10 Steps to Safer and Secure(r) ATM Transactions
The advent of Europay | Mastercard | Visa (EMV) cards in North America has caused a whole bunch of confusion regarding the security of credit and debit card transactions. The ability to further secure a transaction with encryption, PINs and other controls has reduced risk for some transactions, but done little for others.
And many EMV cards in the United States still have a magnetic stripe, which makes them vulnerable to the sale old-fashioned fraud and theft we’ve been dealing with for years. Much of this is made possible with skimming devices.
ATM “skimmers” have become cheap, effective and highly available. These criminal devices has created new risks for those of us who try to minimize direct, face-to-face human interaction or prefer to deal in cold, hard cash.
The reality is, you can’t always avoid using an ATM or point-of-sale device.
Most people don’t realize it, but using an ATM can still be a risky activity. And while it’s true that more banks are robbed online than in-person today, there are some simple steps you can take to make your banking transactions safer and more secure.
- Select an ATM at a bank, in a well-lit area. Do not use ATMs in hotels, convenience stores, malls or remote areas. Make your ATM trips during the day during high traffic periods. Use a drive-through is possible, your vehicle provides additional security and an effective escape route.
- If access to the ATM requires unlocking a door with a card, use a different card than what you’re about to use at the ATM. Any card with a magnetic stripe will work – use your library card or something with no value. Don’t use a card that stores your personal information in the magnetic stripe.
- Before swiping or inserting your card – check the ATM. Wiggle the card reader and the pin pad – they should not move at all. Look for anything else that looks out of place, like attachments, unidentified boxes or cameras or other modifications.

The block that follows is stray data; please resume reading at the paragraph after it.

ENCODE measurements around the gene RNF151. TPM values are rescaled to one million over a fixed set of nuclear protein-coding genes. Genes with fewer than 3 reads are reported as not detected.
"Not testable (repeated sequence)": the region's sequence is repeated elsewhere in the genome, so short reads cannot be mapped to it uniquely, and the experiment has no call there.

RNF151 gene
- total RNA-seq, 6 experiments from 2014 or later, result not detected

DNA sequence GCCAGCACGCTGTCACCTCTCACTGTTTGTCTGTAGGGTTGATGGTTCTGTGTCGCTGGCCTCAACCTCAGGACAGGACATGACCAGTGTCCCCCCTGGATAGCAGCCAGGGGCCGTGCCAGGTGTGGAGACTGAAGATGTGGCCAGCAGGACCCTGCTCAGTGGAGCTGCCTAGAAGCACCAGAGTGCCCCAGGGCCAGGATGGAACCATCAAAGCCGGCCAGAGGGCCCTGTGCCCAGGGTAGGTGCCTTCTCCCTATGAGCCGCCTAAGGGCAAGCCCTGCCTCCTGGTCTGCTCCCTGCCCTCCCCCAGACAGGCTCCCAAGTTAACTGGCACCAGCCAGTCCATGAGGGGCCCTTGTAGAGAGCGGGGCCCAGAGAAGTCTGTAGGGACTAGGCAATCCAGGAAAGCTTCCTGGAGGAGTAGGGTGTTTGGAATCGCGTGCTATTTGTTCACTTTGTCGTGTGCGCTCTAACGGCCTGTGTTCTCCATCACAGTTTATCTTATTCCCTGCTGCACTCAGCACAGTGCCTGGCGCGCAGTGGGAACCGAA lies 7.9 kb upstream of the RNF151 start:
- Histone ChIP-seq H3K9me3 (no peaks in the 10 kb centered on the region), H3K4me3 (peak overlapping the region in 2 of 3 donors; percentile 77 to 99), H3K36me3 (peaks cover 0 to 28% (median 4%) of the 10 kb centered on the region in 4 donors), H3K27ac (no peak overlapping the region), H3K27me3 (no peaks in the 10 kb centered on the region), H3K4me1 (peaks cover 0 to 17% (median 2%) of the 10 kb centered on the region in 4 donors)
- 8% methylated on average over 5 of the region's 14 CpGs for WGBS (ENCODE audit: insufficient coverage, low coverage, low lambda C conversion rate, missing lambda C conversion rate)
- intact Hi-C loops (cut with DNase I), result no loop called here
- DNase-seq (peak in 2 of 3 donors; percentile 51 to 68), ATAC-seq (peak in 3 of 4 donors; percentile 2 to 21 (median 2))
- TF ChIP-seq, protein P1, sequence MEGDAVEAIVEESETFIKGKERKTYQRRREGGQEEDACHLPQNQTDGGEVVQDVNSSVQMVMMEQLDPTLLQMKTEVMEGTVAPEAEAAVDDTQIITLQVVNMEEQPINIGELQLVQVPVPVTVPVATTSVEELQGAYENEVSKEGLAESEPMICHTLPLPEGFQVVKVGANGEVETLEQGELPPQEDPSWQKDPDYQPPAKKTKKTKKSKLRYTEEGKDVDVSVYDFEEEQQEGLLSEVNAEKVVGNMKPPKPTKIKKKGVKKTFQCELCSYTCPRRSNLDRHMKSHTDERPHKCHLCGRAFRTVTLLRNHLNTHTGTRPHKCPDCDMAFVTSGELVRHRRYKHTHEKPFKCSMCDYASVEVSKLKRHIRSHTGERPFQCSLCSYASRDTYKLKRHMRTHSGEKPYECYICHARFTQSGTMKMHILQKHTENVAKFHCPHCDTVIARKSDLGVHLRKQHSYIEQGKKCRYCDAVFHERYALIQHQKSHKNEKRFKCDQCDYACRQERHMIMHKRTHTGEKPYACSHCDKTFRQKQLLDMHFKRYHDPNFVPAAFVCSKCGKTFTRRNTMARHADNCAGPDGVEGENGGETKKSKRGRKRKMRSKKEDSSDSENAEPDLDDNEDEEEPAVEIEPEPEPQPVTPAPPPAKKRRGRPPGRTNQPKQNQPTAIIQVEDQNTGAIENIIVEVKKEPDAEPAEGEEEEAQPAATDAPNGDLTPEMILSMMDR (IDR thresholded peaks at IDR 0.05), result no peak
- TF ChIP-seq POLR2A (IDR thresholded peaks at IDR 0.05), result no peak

- Insert or swipe your card. Use your hand to cover the keypad when you enter your PIN. The idea is to block visibility by people behind you or cameras near the ATM.
- Make sure your PIN is random – not your birthday or anything else you’ve posted on social media. Change it once per year, or whenever you think it may have been compromised.
- Conduct your transaction. Know what you want before you get there so you don’t have to waste time at the ATM. Avoid multiple, time-consuming withdrawals that could keep you there longer than necessary.
- “Get off the X.” Don’t count your money at the ATM – even if there is an error you can’t do anything about it there anyway. Check your surroundings and maintain situational awareness. Move with a purpose.
- Report any problems to the bank that owns the ATM.
- Check your bank statement – it should match your receipts and ATM activity.
- Remember that gas pumps, car washes and other payment terminals are just as vulnerable to compromise as ATMs! Use these same steps – and some common sense to reduce your risk of problems.
If you’re curious about what’s actually stored on your credit cards, drivers licenses and other cards with magnetic stripes, check out Wikipedia for more information.